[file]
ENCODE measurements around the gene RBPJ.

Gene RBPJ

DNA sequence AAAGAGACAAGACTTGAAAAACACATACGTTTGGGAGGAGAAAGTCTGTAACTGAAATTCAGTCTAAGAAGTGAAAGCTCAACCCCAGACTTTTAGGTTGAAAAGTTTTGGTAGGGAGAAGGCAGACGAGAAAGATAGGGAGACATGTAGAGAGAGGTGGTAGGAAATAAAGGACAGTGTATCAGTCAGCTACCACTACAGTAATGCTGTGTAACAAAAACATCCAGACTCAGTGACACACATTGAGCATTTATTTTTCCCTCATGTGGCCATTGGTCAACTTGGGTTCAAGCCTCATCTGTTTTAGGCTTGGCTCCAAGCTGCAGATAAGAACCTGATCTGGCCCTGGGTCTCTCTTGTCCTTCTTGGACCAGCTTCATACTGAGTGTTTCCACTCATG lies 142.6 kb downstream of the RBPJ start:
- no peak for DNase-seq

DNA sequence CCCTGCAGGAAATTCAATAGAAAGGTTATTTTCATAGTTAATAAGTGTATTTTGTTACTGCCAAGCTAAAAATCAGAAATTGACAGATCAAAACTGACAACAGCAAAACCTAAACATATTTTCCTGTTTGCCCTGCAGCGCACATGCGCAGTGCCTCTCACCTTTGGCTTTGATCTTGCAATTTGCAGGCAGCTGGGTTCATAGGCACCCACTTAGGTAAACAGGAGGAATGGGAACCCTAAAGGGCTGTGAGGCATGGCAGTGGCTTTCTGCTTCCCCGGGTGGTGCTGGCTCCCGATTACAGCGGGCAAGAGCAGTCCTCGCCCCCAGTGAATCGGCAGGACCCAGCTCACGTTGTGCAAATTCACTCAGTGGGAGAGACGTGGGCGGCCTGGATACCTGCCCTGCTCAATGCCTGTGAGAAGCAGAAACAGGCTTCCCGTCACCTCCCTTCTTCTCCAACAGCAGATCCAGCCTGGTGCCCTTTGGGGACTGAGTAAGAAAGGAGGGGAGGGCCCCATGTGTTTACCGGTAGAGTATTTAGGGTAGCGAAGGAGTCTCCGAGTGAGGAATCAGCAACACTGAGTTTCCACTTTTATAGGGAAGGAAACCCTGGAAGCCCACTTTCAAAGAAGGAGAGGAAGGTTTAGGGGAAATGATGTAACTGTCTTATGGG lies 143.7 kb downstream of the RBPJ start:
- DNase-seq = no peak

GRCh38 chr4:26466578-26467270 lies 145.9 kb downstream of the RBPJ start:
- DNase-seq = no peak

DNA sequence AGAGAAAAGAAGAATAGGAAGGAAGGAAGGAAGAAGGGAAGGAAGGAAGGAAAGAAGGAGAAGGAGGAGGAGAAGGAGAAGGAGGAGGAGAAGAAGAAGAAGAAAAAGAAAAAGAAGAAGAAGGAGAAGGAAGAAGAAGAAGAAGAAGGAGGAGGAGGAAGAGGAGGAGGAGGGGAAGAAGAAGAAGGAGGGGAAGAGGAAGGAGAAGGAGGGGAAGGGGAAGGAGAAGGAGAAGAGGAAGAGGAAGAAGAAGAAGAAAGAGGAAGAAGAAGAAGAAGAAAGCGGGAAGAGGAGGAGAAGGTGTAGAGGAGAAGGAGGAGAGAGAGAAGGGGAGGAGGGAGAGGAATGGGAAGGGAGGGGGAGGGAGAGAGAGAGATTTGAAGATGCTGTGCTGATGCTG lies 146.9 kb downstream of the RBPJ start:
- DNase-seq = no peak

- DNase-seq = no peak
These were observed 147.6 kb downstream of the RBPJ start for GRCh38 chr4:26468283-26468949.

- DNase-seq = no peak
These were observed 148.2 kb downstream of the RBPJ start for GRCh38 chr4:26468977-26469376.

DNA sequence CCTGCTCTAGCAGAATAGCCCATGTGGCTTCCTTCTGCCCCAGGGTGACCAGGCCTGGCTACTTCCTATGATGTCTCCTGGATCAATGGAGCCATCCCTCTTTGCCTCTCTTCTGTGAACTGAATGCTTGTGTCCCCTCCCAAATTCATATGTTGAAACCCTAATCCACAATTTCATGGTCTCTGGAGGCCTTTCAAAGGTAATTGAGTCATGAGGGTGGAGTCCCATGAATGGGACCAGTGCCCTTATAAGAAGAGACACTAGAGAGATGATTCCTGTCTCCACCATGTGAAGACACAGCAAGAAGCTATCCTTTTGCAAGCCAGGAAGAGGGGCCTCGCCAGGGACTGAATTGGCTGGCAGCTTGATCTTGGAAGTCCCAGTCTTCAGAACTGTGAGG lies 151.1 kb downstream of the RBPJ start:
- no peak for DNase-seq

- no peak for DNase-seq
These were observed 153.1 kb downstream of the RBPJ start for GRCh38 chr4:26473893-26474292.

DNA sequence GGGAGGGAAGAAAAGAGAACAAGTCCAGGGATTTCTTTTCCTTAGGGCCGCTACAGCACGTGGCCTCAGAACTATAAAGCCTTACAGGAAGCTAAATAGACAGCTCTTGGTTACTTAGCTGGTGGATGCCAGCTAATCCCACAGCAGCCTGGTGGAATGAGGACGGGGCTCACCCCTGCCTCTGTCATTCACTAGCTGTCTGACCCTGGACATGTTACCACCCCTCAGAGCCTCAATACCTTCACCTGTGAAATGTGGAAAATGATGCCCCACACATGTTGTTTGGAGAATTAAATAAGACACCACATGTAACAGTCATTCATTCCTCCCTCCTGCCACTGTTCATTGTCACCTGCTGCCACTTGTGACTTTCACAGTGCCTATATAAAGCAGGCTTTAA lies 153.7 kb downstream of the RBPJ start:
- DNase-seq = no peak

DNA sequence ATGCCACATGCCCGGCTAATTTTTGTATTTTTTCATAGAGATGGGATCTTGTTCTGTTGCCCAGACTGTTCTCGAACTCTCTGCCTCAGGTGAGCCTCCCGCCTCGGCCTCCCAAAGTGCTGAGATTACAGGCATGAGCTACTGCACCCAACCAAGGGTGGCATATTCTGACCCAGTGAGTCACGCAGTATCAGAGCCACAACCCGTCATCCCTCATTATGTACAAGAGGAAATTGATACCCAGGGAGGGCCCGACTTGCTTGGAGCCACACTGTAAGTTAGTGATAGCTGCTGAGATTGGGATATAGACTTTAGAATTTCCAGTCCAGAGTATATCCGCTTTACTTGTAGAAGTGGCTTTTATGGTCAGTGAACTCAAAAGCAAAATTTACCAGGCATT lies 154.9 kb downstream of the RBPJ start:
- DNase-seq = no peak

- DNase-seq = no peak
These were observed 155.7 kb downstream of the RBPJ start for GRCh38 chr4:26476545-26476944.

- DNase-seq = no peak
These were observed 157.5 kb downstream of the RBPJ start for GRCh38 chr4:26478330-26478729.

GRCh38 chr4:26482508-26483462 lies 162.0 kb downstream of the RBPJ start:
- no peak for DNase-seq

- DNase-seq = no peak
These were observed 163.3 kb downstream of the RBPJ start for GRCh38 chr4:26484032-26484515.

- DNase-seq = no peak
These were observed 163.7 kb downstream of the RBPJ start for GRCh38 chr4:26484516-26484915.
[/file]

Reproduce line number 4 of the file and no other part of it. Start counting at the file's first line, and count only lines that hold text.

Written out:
- no peak for DNase-seq